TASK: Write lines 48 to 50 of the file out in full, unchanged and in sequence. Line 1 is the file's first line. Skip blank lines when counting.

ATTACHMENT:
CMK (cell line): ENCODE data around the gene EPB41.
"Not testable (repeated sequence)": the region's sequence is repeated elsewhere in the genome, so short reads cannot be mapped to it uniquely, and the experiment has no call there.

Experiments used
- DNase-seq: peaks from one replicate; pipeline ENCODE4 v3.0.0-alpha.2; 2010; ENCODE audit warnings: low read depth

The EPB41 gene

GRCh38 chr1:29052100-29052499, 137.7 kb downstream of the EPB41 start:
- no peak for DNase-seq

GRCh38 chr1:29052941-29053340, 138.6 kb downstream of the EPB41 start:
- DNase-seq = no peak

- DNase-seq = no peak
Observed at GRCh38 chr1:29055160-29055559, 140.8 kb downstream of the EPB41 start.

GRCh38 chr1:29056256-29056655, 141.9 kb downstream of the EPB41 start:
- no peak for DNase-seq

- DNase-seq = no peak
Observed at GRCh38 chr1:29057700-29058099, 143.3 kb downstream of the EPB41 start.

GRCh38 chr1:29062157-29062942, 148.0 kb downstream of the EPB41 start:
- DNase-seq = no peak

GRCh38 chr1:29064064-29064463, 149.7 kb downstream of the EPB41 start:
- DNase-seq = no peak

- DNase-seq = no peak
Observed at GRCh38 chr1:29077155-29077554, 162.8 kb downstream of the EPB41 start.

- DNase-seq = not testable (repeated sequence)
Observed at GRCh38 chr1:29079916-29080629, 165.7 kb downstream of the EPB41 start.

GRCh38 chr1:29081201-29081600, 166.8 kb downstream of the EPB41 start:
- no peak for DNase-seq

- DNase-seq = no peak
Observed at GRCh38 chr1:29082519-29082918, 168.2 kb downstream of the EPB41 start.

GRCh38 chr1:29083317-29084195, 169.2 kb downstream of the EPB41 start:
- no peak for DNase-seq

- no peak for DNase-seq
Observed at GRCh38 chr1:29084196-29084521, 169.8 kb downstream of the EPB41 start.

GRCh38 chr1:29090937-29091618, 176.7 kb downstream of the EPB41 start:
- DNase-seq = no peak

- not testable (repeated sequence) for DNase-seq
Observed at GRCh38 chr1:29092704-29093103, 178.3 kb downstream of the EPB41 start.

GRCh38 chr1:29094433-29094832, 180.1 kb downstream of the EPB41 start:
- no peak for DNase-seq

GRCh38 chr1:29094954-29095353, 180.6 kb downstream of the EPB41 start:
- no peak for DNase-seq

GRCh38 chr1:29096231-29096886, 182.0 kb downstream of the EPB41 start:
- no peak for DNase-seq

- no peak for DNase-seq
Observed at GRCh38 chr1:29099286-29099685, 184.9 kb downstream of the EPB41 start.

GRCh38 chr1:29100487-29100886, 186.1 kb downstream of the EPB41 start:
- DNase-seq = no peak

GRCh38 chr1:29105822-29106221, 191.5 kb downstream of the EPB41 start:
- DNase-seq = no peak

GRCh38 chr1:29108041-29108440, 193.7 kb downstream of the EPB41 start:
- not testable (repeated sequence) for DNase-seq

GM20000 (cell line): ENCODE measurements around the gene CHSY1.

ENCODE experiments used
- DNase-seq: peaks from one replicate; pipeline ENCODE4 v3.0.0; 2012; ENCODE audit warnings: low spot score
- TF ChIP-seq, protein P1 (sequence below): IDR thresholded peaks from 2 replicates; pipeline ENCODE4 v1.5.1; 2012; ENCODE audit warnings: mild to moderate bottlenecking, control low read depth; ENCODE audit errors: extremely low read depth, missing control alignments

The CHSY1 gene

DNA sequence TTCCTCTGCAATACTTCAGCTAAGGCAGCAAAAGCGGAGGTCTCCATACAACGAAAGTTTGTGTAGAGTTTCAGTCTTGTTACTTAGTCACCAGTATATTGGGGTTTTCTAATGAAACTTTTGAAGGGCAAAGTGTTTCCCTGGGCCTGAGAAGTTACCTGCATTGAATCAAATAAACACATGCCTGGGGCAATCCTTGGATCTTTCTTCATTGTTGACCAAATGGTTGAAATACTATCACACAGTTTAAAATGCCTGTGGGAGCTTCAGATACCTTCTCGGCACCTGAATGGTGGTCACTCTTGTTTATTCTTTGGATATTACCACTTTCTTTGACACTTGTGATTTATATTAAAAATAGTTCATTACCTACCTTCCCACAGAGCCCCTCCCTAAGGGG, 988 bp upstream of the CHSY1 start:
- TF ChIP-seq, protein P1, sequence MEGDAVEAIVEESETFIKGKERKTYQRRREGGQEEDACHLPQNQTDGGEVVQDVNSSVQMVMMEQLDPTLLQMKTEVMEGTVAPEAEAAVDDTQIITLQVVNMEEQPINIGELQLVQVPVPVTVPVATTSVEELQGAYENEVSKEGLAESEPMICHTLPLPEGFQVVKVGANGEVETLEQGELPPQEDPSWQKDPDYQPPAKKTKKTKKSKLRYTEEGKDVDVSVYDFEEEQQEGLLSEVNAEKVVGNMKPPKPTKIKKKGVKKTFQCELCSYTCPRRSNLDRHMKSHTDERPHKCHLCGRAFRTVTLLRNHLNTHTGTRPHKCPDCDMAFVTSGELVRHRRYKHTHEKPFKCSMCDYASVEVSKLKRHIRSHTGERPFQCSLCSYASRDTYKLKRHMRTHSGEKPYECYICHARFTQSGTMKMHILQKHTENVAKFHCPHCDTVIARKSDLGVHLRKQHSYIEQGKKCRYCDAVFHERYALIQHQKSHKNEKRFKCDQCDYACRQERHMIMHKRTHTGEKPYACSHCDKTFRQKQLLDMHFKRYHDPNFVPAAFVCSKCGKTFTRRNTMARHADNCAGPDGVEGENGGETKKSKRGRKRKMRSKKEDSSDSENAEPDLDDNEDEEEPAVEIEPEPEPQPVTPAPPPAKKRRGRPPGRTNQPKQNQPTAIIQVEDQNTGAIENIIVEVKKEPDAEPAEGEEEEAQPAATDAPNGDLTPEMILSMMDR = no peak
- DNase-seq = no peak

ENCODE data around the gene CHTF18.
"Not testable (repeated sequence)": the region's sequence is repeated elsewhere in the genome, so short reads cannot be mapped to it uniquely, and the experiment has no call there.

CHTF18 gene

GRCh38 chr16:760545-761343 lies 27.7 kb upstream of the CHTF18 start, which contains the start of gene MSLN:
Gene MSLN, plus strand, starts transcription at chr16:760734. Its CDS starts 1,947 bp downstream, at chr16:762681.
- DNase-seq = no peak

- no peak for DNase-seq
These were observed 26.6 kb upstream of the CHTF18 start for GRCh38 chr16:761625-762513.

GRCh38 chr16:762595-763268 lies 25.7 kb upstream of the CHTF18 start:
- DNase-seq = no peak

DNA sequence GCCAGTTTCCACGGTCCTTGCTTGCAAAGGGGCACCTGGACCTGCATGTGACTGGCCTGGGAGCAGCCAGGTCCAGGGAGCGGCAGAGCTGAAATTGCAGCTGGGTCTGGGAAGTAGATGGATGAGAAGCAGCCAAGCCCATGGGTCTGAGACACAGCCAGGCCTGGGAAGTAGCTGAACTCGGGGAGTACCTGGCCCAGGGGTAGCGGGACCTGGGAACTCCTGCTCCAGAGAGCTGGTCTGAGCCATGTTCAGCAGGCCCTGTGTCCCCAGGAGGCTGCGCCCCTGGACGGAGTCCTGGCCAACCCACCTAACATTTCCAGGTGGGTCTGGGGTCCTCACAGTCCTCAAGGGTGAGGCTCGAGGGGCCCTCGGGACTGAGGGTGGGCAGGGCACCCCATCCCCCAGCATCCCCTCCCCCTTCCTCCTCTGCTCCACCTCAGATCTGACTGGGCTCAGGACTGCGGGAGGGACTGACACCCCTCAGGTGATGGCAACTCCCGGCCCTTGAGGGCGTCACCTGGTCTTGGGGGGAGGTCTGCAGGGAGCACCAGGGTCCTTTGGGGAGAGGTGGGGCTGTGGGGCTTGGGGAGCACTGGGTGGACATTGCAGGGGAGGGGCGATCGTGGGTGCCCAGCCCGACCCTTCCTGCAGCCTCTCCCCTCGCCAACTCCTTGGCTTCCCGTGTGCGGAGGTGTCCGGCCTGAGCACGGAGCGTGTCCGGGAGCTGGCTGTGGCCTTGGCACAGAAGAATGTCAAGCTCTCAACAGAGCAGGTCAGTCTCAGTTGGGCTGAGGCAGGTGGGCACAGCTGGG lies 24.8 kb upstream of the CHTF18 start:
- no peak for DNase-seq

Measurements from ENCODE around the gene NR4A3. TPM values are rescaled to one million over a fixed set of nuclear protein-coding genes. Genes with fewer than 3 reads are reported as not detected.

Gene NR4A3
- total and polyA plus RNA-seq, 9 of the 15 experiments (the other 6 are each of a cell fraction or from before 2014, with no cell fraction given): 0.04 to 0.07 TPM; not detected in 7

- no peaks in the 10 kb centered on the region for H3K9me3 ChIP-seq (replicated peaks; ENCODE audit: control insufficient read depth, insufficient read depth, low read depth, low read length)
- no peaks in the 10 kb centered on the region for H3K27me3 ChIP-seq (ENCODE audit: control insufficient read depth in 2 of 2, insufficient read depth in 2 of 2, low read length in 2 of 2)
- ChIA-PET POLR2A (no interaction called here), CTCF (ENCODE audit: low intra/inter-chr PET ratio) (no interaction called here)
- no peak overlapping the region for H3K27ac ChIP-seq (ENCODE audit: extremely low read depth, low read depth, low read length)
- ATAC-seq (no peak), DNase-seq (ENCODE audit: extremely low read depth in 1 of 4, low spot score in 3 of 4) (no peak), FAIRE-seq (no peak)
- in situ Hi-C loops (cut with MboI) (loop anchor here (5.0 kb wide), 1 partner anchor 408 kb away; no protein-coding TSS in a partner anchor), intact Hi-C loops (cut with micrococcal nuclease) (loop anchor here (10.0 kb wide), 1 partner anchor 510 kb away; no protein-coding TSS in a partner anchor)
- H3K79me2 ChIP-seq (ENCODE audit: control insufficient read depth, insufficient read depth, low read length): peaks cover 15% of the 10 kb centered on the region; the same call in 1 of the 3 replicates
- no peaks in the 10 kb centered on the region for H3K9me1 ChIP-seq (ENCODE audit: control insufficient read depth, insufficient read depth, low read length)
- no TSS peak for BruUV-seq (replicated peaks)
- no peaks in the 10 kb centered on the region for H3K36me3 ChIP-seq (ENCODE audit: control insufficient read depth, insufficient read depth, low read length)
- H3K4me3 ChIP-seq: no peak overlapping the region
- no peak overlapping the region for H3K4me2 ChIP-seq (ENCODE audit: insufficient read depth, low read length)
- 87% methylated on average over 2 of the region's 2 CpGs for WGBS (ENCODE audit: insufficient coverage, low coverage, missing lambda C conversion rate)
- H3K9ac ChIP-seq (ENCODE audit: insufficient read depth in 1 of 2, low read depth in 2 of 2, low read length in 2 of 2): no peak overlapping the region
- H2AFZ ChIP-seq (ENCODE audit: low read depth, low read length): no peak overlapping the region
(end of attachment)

GRCh38 chr1:29108041-29108440, 193.7 kb downstream of the EPB41 start:
- not testable (repeated sequence) for DNase-seq

GM20000 (cell line): ENCODE measurements around the gene CHSY1.